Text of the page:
The South Sea islanders did not experience such deep tension of isolation. Like many peoples inhabiting tropical climes, they are, as a culture, more touch-intensive. From birth, infants are held against bare skin, caressed day and night, exposed to full-body contact. Through subtle nuances of touch, these infants teach their attentive caregivers, signaling when they desire to be picked up, held, fed, burped, soothed, stimulated, or changed. As they mature, their touching repertoire continues to evolve, leading to fulfilling love lives.
Touch-deprived infants, however, have no acquaintance with the vast universe of their own skin and the skins of others. They may become fetishists, fantasizing about isolated parts of bodies. They may become addicted to non-caring or even violent forms of touching that leave neither themselves nor their partners peaceful and fulfilled. Touch-deprived cultures tend to be violent cultures.
Although most Westerners were not raised in touch-intensive cultures, by learning the ways of South Seas sensuality they can begin to discover the realm between stillness and stimulation by entering into a more pacific and unifying approach to passion with their partners. Just as we can see more of nature when we are quiet, we can discover more of our sexual/emotional depths when we are still. Although I will not here go into the teachings detailed in my new book, Slow Love: A Polynesian Pillow Book, you can certainly put more aloha in your loving by following these few suggestions:
1. Take care of yourself. You can give to your partner only what you have. If you are full of stress, hurried, critical, and impatient, these tendencies will spill over into your relationship. If you are relaxed and free of stress—full of bliss and vibrancy—you will be able to spontaneously radiate those qualities to your partner.
2. Pay gentle attention to the waves of energy that ebb and flow within your every breath. This ocean of breath forms the connection between your body, mind, and soul. “Aloha” is a sacred word, and one of its meanings is to fully allow more sacred breathing. Massage opens up space in the body so that the sacred energy within breathing can circulate more freely within your physiology. If you wish to make love soul to soul, and not just genitals to genitals, dive mentally into the ocean of breath, and see where it takes you.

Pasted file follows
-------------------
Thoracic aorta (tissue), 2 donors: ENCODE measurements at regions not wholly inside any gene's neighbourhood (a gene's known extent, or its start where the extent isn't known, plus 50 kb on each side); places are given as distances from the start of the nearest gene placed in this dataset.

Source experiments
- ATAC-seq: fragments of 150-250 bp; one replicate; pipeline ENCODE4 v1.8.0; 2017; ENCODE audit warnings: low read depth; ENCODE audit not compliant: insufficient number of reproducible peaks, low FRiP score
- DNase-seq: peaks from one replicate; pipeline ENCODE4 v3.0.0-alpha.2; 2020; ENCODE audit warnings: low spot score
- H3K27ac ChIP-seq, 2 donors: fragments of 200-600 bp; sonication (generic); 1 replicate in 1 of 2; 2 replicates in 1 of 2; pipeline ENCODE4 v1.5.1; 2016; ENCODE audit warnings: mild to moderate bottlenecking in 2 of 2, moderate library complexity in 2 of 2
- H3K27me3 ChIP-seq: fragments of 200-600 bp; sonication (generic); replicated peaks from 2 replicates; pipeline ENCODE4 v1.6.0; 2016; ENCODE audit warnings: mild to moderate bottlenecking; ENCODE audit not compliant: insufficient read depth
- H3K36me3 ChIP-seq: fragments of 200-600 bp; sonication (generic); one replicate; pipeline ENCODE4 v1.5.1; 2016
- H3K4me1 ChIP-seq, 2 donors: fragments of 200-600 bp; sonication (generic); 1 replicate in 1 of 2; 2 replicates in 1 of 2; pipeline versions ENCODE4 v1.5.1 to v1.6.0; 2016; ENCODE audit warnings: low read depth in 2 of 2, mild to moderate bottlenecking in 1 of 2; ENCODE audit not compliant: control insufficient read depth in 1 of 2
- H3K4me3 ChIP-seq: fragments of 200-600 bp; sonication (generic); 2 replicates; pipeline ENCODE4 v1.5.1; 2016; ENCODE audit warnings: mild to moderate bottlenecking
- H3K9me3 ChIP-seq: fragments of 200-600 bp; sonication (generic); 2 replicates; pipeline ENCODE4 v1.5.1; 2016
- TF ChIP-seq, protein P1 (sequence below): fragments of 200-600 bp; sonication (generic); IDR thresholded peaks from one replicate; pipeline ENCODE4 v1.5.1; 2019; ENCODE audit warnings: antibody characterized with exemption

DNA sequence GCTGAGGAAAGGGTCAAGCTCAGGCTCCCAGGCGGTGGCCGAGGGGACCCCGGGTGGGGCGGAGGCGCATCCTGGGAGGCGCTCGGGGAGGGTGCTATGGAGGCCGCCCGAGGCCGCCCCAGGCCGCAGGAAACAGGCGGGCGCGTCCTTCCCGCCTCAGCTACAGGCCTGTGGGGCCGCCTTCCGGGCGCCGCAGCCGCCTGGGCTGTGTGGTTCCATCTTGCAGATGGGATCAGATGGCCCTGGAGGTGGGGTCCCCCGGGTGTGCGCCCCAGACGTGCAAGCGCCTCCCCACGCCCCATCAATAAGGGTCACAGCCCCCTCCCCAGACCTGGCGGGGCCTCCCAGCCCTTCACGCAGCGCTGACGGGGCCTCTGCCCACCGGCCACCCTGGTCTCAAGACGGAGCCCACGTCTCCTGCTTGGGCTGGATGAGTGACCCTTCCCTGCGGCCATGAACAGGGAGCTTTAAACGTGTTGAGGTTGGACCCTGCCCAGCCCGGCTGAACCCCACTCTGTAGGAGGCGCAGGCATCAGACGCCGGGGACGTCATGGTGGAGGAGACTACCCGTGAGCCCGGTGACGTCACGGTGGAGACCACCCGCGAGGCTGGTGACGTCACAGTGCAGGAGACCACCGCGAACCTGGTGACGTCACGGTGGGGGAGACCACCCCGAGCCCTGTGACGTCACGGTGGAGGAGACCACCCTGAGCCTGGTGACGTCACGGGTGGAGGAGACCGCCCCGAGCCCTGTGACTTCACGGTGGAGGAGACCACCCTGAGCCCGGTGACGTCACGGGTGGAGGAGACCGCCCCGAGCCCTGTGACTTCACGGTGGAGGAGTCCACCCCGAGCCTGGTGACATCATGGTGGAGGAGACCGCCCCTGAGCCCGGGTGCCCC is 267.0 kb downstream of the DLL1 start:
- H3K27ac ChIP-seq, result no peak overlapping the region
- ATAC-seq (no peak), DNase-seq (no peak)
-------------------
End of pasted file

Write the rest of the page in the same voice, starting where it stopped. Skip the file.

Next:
3. Make love only with another soul who takes care of his or her body and emotions and who enjoys an inner state of bliss.
4. Learn how to share your subtle energy with your partner. If you enjoy dancing the hula, flowing in Tai Chi, diving into meditation, or practicing yoga, do so with your partner. All these make you more aware of the movement of breath within your physiology. Explore giving full-body massage to one another, becoming increasingly aware of the fine fabrics of awareness and energy you are weaving between the energy fields of your increasingly relaxed and sensitive bodies. Discover how it feels to simply embrace your partner after massage, without having sex. Become sensitive to the energies you begin to feel flowing between yourselves during such an embrace.
The teachings contained in my book engendered the “Polynesian sex” revolution in Japan, where it has enriched the lives of thousands of couples. Kunio Kitamura, head of Japan’s Family Planning Association, writes: “Polynesian sex . . . involves taking a long time . . . and . . . allows energy in the form of weak electromagnetic waves — similar to the concept of qi — to flow, building up to create large waves that encompass the entire body and bring enormous pleasure and happiness.” I hope you will also adopt these practices and share together with your honey the wisdom of how to live in a more touch-intensive relationship, thereby enjoying deepening waves of enjoyment and peace.
James N. Powell is a Santa Barbara-based writer who holds master’s degrees in the study of tribal religions and English literature. His other books include -Energy and Eros, The Tao of Symbols and Mandalas: The Dynamics of Vedic Symbolism. You can hear some of his -Hawaiian slack key guitar at slowloving.com/music.